BATON ROUGE, La. (AP) — A judge has voided the result of a Louisiana sheriff's election that was decided by a single vote and ordered a new runoff be held, saying there is evidence a handful of ballots were cast illegally.
Ruling this week, specially appointed Judge E. Joseph Bleich ordered a new election for sheriff in Caddo Parish, one of Louisiana's most populous parishes, in the northwest corner of the state.
Democrat Henry Whitehorn had been declared the winner last month after topping Republican John Nickelson by the slimmest of margins, from more than 43,000 ballots cast. A recount produced the same result — a one-vote edge for Whitehorn.
Bleich said in his ruling that it was “proven beyond any doubt” that there were at least 11 “illegal votes cast” — making it “legally impossible to know what the true vote should have been.”
“Just one illegal vote could have affected the outcome, and here, multiple illegal votes were cast and counted," Bleich wrote.
Bleich said at least five absentee mail-in ballots were missing a required witness signature and should not have been counted.
In addition, two people voted twice and four votes were cast by unqualified people, such as individuals incarcerated for a felony conviction, Mike Spence, the Caddo Parish clerk of court, confirmed to The Associated Press following the recount.
“Human mistakes were made on election day,” he said.
The secretary of state’s office declined to comment on the ruling or about improper ballots, saying it cannot discuss issues currently being litigated.
Whitehorn has said he will appeal the ruling.
“The significance of a single vote cannot be underestimated,” he said in a statement. “Overturning an election because the winner won by one vote is essentially saying, ‘Every vote matters, except if the win is by one.’”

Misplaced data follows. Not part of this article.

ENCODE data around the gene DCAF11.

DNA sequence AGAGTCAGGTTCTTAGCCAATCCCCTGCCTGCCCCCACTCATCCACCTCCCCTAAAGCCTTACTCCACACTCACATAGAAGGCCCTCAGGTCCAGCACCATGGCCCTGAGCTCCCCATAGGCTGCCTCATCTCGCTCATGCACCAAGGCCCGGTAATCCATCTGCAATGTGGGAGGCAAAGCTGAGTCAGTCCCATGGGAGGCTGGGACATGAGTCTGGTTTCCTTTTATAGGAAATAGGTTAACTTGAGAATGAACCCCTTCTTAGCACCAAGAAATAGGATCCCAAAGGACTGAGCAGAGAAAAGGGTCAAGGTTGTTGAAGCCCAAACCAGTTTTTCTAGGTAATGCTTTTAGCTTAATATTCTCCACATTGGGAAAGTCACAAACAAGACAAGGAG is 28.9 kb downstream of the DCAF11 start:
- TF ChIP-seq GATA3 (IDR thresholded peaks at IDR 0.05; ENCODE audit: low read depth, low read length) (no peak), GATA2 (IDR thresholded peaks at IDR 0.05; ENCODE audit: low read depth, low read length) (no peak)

Nickelson, who challenged the election result, said via social media that he was grateful for the ruling, which he called “a victory for election integrity.”
It is the country's second local election this year in which a judge has voided the result, after a judge last month ordered a redo of a Democratic mayoral primary in Connecticut's largest city due to possible ballot stuffing, a case that fueled conspiracy theories pushed on social media.
The topic of election integrity has also been at the forefront of national politics after former President Donald Trump’s false claims about the 2020 presidential election.
The one-vote margin in the Caddo Parish sheriff's race also put a spotlight on Louisiana's recount process. It is the only state that continues to use paperless touchscreen voting machines, which do not produce an auditable paper trail that experts say is critical to ensure results are accurate.
Louisiana's mail-in absentee ballots currently constitute the state's lone auditable paper trail that can be tallied again and checked for errors. Absentee ballots accounted for about 17% of the vote in the Caddo Parish race.
Election officials including Louisiana Secretary of State Kyle Ardoin have reiterated that the state’s elections are secure and there are checks and balances to ensure voting integrity.
Louisiana has been trying to replace the paperless machines for the past five years, but that was delayed after allegations of a rigged bidding process.
States’ recount abilities proved highly important during the 2020 presidential election, when multiple battleground states conducted recounts and reviews that confirmed President Joe Biden’s victory.
Sara Cline, The Associated Press